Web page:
Atlanta Kudzu Festival
This Saturday, I attended the Atlanta Kudzu Festival at South Bend Park in Atlanta.
Considering the invasive pest that kudzu is around here, it seems like an odd thing to have a festival celebrating. But the festival was actually a pretty neat idea, featuring demonstrations on how to remove kudzu, things you can make with kudzu (baskets, paper, food), and several guided hikes, including hikes for beginners and teens.
I was mostly attending to gain information on the hikes, so that will be the focus of this post.
I had been to this park two years earlier to check out the PATH trail, but I had not noticed any clear unpaved trails, so I was excited to learn where people hike in these woods.
Both of the hikes I attended were led by EcoAddendum, also known as Eco-A. Eco-A is an organization that puts on guided nature hikes and also some longer trips. I had gone to a couple of their hikes prior to the festival, and I have always been impressed by the level of knowledge provided and the clarity with which it is presented. I also really appreciate the attention they bring to intown parks, which aligns nicely with the focus of Proximity To Nature.
First Hike: "Native Trees and South River Walk"
This hike had two destinations. For each half of the hike, we branched off of the Southtown PATH trail.
In the first half of the hike, we began with a discussion of what a native understory looks like. We saw an understory with Solomon's seal, wild ginger, native peas, and young blackgum and pawpaw.
Next, we walked down towards the creek. On the steep bank of the creek, we saw a beech tree that must have been 150+ years old. The age of this beech and the types of trees around indicates that this is a remnant of old-growth forest. As our guide Kathryn pointed out, we had experienced two ecosystems in a walk of under two-tenths of a mile. On our way back to the PATH trail, she also pointed out a deer trail.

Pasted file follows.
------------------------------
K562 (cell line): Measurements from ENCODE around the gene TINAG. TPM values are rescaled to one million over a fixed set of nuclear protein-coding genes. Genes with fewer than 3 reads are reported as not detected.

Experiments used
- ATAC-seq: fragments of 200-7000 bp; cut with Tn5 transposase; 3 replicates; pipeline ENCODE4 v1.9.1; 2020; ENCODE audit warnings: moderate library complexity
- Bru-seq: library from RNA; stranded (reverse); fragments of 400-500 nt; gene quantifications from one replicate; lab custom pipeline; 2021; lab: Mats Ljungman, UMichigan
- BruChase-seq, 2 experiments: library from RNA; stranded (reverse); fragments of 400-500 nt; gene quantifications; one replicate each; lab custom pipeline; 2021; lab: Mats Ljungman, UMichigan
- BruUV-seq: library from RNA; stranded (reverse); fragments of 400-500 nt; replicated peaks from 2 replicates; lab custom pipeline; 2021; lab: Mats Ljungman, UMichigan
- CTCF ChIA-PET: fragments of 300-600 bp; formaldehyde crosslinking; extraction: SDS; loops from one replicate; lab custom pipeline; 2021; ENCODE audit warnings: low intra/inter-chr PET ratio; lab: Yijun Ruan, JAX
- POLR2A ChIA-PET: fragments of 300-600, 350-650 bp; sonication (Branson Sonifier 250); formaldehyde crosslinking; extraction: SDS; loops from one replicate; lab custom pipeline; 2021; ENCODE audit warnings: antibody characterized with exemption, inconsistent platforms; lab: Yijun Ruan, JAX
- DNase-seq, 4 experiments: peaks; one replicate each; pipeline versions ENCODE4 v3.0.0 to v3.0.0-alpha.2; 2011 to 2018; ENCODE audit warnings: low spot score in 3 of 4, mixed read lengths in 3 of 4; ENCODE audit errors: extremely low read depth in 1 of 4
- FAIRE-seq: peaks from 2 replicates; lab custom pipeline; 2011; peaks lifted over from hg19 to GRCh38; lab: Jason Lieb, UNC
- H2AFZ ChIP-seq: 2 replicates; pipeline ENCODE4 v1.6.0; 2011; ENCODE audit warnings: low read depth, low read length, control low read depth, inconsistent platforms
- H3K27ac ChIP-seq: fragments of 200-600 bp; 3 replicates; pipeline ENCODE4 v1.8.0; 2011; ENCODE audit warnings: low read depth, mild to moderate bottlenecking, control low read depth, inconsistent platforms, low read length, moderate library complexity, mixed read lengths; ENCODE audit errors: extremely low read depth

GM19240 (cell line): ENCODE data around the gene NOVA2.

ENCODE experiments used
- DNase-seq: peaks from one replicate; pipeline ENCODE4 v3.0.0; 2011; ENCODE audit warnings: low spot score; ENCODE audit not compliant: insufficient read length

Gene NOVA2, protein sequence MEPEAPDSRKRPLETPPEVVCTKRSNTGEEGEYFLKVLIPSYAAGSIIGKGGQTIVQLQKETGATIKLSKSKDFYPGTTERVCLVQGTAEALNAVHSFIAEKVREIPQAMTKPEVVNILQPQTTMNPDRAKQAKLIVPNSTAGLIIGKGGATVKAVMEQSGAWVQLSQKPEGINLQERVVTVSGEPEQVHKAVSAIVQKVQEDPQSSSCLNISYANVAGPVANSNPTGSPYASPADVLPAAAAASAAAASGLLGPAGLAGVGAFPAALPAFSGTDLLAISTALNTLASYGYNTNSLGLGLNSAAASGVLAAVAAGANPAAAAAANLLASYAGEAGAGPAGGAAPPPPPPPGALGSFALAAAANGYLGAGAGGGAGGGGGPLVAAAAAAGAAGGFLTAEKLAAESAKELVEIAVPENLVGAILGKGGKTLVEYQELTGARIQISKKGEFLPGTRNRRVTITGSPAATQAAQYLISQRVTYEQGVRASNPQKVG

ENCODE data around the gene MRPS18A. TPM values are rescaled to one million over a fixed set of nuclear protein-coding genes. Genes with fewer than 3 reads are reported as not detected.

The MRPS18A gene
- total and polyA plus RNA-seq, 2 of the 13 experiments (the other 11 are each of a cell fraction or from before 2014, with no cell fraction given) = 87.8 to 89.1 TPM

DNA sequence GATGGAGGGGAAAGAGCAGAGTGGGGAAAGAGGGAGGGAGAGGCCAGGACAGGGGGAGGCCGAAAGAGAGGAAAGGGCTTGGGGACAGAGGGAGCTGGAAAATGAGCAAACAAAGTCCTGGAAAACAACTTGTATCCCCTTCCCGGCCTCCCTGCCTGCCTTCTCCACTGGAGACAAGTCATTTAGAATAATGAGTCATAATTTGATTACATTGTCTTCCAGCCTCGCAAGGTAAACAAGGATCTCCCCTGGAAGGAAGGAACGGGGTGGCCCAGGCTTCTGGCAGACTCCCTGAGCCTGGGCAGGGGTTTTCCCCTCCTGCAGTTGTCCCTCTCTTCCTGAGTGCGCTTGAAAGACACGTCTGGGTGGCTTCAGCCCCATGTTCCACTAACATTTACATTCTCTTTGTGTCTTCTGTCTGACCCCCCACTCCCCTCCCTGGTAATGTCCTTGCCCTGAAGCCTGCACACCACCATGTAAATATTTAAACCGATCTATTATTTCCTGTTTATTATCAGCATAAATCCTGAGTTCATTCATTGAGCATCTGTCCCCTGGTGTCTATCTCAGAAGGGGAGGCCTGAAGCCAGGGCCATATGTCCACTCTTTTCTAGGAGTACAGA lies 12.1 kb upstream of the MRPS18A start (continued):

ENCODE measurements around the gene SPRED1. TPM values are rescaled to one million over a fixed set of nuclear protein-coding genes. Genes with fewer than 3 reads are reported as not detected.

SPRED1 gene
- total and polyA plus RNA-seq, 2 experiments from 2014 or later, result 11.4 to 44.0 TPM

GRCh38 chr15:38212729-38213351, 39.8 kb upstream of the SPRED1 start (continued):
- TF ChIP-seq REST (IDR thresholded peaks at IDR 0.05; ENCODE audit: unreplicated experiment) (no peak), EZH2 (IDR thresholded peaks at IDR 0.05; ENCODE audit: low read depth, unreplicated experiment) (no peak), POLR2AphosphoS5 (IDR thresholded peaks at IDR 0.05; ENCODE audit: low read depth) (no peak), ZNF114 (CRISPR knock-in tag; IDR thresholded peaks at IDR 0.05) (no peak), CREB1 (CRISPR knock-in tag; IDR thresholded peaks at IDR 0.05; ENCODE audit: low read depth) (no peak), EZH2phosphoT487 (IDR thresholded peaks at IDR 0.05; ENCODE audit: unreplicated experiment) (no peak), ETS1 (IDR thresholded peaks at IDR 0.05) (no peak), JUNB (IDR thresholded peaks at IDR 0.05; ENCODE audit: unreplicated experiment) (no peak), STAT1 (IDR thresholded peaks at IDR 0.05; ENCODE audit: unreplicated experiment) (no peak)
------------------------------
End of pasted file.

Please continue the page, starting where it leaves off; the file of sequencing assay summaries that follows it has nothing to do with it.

South River Walk
The second half of the first hike led us to a creek that just past here combines with the South River. Kathryn allowed as how these are the headwaters of the South River, which later passes by Panola Mountain and eventually join other waters to become the Ocmulgee, then the Altamaha, then drain into the Atlantic Ocean.
Second Hike: "Nature Hike to the Great Sycamore Tree"
The second hike began at a trailhead along Lakewood Avenue between the main park entrance and the park swimming pool entrance. The first portion of this trail was bordered on both sides with solid kudzu. The trail had been recently cleared of kudzu by Terry Sutton of Cascade Springs Forestry, who was also along for the hike. We also saw quite a bit of ragweed and goldenrod.
The primary destination of this hike was a huge sycamore tree.
Before we arrived at the tree, we made a stop at the confluence of the creek we viewed earlier and another creek.
At our destination, we were awed by the Sycamore. This incredible tree is probably over 150 years old. It's huge! The photos I took really don't do it justice. I highly recommend you go see it for yourself.
Thanks to Eco-A for leading these great hikes and to Sustainable Lakewood, EcoAddendum, and Councilwoman Carla Smith for putting on the festival!